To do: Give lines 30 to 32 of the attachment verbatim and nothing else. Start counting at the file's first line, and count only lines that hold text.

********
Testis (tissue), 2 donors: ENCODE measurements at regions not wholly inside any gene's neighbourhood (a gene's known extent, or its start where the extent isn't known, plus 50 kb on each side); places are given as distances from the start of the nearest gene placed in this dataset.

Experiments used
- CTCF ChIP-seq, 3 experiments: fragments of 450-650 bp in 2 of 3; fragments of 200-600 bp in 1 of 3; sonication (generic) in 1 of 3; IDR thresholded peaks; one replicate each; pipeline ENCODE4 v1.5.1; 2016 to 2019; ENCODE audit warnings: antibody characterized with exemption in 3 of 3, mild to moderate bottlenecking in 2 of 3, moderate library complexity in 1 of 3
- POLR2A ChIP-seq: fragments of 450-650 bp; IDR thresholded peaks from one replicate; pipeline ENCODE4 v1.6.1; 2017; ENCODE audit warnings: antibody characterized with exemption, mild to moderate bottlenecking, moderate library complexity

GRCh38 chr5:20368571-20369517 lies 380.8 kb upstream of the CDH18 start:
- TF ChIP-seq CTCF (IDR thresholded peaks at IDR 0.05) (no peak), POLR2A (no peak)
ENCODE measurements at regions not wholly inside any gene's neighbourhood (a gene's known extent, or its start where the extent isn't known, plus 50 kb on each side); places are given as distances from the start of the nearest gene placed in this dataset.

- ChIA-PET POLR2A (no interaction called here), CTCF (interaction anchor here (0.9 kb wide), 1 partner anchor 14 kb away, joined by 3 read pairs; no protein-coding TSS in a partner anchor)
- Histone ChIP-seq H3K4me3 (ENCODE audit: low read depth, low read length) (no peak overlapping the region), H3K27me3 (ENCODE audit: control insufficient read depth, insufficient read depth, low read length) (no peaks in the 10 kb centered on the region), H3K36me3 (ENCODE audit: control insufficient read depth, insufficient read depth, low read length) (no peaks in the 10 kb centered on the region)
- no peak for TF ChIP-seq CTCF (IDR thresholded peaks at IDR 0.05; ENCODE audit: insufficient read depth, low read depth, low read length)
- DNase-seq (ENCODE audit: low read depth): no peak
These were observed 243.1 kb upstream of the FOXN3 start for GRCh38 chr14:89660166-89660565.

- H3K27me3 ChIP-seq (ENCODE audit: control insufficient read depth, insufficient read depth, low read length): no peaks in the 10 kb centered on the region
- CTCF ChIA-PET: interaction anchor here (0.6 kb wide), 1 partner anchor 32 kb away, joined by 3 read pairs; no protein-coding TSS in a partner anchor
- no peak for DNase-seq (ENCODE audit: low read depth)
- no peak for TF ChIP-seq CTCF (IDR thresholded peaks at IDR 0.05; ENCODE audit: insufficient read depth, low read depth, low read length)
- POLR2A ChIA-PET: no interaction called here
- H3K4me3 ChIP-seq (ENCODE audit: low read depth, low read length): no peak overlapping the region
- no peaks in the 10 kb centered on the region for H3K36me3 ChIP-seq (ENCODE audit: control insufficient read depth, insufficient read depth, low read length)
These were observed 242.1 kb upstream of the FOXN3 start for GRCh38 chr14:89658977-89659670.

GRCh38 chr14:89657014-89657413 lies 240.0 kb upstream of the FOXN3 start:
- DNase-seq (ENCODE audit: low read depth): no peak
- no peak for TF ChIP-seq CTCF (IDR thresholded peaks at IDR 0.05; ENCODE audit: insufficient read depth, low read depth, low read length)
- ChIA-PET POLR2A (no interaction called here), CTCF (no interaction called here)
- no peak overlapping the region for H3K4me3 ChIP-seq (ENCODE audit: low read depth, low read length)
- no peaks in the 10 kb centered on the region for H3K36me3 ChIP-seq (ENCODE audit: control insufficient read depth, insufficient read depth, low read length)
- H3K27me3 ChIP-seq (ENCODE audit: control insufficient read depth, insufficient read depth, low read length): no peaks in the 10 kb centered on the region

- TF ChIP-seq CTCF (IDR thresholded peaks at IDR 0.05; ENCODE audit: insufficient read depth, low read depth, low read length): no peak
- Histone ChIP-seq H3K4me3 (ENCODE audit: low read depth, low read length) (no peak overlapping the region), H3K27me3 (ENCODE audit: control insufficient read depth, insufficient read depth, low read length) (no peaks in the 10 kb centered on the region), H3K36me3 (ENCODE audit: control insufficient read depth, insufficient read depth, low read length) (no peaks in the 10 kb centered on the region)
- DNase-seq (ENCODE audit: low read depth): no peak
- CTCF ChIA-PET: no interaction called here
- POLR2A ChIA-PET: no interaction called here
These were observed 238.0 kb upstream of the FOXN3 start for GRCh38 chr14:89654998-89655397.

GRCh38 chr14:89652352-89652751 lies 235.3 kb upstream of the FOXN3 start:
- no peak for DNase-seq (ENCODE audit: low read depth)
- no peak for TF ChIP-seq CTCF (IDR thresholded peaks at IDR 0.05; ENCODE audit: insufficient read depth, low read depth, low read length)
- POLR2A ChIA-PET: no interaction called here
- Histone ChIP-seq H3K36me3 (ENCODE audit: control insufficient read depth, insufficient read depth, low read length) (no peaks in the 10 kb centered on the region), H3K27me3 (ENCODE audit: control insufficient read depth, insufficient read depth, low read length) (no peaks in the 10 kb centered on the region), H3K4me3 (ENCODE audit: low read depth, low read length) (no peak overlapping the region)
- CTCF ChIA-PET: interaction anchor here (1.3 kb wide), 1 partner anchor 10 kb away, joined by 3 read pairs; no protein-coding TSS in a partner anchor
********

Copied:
- DNase-seq (ENCODE audit: low read depth): no peak
- CTCF ChIA-PET: no interaction called here
- POLR2A ChIA-PET: no interaction called here